—Idiom9. get religion, Informal. a. to acquire a deep conviction of the validity of religious beliefs and practices.
b. to resolve to mend one's errant ways: The company got religion and stopped making dangerous products.

SOURCE:dictionary.reference.com...


The same thing as religion? They meet and discuss..
The SAME thing as religion???
Religion has:

prayer, churces, scripture, leaders, belief in supernatural, Afterlife, Lifestyle restrictions (dress, diet, marriage), Blasphemy etc..


Actually, incorrect. I refer you above. I know this is were you will pick the number that best suits your arguments and ignore the rest, but ah well, nature of the beast.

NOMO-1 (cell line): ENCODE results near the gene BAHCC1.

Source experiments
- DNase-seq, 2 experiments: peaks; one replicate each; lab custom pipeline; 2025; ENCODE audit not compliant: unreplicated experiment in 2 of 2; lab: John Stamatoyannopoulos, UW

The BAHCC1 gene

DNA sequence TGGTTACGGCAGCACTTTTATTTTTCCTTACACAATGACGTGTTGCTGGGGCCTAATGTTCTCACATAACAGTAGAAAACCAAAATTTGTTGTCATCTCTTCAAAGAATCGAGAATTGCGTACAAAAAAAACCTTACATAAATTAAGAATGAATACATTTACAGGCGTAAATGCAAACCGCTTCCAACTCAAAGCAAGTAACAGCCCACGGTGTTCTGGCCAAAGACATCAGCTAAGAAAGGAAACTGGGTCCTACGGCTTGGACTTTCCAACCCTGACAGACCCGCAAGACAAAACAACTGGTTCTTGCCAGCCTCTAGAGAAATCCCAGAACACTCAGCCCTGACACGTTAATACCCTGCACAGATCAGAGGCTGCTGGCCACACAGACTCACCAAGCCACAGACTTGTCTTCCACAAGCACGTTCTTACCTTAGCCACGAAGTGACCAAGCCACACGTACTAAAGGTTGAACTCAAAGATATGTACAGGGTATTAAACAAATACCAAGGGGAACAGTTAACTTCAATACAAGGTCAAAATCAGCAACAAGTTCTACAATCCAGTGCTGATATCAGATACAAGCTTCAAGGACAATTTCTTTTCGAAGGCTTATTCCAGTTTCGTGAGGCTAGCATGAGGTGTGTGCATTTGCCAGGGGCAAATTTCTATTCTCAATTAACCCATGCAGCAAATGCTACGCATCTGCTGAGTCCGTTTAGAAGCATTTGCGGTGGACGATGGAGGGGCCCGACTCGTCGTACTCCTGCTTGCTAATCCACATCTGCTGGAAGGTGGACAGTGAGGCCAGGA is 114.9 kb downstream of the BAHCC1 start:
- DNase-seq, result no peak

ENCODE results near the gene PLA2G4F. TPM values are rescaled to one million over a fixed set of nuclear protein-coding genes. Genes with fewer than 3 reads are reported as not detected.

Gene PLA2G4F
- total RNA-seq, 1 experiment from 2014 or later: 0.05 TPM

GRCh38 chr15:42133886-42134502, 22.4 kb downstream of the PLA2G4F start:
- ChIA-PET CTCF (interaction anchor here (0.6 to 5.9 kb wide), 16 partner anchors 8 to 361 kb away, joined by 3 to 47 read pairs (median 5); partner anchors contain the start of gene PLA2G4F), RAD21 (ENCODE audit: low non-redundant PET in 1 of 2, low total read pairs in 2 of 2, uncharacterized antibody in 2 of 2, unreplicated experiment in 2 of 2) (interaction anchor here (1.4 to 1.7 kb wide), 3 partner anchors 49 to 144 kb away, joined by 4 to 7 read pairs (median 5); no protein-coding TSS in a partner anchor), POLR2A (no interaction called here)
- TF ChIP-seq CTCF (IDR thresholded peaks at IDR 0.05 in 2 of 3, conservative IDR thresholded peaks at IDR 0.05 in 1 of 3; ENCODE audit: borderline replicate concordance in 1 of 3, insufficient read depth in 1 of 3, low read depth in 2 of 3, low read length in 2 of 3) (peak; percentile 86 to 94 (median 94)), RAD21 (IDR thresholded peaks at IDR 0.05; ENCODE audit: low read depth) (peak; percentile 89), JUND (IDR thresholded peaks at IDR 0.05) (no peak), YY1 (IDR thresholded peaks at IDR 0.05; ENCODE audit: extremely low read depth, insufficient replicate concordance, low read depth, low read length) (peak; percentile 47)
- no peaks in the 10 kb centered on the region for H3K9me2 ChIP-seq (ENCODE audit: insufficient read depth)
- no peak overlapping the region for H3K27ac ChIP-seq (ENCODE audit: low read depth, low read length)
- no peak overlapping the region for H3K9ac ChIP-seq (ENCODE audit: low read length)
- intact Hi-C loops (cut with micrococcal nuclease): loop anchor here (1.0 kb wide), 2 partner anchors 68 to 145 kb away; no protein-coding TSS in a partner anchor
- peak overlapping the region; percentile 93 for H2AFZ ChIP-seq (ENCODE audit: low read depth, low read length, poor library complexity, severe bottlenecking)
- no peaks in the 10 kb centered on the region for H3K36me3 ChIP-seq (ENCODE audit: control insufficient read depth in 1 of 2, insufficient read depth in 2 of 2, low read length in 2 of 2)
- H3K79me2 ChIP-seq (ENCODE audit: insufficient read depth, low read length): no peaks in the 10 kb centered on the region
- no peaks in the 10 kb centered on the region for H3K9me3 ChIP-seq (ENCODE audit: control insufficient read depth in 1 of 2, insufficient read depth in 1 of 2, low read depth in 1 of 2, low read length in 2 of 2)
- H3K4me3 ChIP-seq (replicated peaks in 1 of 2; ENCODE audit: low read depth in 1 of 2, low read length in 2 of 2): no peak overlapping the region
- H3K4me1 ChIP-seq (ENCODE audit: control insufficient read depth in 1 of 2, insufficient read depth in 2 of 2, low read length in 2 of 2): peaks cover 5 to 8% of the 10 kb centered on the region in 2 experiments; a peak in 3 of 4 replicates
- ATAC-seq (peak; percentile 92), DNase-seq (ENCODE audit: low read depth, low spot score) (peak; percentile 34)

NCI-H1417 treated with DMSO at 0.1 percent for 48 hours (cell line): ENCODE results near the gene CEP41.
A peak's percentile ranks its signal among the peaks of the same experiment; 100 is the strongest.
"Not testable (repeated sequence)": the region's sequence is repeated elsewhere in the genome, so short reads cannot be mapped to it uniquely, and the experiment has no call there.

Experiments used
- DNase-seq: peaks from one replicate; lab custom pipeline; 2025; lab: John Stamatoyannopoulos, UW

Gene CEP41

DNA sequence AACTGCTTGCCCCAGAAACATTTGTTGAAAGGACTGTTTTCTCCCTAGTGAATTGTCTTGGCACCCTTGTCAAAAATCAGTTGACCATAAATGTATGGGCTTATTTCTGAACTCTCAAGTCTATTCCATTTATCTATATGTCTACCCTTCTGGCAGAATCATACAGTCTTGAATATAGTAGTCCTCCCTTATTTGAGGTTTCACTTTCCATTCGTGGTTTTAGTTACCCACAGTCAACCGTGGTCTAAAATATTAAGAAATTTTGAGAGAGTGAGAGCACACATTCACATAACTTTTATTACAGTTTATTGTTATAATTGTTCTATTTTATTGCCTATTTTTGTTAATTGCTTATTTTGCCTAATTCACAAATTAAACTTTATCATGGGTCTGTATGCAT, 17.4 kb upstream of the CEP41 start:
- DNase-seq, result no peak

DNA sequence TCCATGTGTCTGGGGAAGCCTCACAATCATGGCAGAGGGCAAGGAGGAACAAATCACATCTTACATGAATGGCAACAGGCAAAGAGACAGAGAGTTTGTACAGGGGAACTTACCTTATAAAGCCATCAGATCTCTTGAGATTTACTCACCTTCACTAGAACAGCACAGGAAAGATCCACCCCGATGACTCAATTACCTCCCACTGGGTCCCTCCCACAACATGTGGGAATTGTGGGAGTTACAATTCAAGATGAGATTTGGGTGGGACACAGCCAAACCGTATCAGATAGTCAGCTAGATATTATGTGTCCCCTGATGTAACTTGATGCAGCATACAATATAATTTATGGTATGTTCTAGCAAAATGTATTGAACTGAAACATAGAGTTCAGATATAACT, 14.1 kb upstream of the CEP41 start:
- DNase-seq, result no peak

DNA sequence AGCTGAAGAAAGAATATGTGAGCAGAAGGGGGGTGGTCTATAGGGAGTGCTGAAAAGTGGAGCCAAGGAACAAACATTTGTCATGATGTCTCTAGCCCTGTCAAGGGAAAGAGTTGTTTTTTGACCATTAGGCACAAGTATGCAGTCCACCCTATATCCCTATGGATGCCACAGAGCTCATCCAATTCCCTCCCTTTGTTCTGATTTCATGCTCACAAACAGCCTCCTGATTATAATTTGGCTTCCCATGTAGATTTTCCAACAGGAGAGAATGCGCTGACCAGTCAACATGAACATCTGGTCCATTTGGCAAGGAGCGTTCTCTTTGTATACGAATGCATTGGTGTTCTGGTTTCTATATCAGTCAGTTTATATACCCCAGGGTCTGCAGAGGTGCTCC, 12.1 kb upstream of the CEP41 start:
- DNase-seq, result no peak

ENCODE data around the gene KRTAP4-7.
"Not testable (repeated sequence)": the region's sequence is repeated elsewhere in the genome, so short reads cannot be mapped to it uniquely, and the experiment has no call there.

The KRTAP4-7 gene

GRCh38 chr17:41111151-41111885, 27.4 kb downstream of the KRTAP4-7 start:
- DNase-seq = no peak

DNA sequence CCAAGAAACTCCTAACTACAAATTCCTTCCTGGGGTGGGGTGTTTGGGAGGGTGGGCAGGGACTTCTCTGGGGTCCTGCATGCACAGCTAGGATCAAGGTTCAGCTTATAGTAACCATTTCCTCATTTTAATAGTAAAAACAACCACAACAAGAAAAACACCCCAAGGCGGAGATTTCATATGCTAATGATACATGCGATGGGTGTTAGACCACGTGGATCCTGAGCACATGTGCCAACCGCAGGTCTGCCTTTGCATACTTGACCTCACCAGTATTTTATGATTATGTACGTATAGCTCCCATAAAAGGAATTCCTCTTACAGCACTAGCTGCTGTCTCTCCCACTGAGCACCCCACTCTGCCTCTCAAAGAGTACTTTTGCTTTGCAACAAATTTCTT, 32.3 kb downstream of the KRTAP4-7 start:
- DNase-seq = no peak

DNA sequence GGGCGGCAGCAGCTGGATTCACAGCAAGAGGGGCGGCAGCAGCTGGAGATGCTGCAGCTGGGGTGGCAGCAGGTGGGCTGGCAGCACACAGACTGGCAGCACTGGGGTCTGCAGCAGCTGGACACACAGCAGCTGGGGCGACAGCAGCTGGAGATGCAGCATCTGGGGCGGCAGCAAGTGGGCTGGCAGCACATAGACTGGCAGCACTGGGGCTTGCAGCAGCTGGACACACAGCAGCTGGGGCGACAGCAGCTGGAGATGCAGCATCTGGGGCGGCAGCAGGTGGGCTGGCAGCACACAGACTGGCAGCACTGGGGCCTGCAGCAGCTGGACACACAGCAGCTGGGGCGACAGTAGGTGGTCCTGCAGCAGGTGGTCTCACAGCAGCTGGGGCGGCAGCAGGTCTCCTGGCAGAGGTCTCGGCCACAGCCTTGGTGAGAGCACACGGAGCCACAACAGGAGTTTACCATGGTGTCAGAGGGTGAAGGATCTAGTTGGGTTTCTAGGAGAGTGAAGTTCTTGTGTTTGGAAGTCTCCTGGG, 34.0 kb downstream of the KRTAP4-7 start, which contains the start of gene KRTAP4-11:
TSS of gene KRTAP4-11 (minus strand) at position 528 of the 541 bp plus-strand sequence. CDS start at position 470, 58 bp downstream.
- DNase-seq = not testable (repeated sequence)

posted on May, 22 2009 @ 04:02 AM
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reply to post by spellbound
 


Um, where did you get THAT?



posted on May, 22 2009 @ 04:03 AM
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A TRUE Atheist church would have information relating to Organized religion inside.

I would want to walk into a Atheist church and see books or stored media with some information on

all

4,200 religions +

I will say it again 4,200 + religions

and again for good measure 4,200+

4,200+ religions

COME ON! Talk about the ultimate childrens choose your own adventure-Faith edition

"Mommy I want to learn about Quakers today! Cool they had a branch off from them called Shakers sweet!"

"Daddy what is the flying spaghetti monster? Is there a flying Spaghetti O's monster?"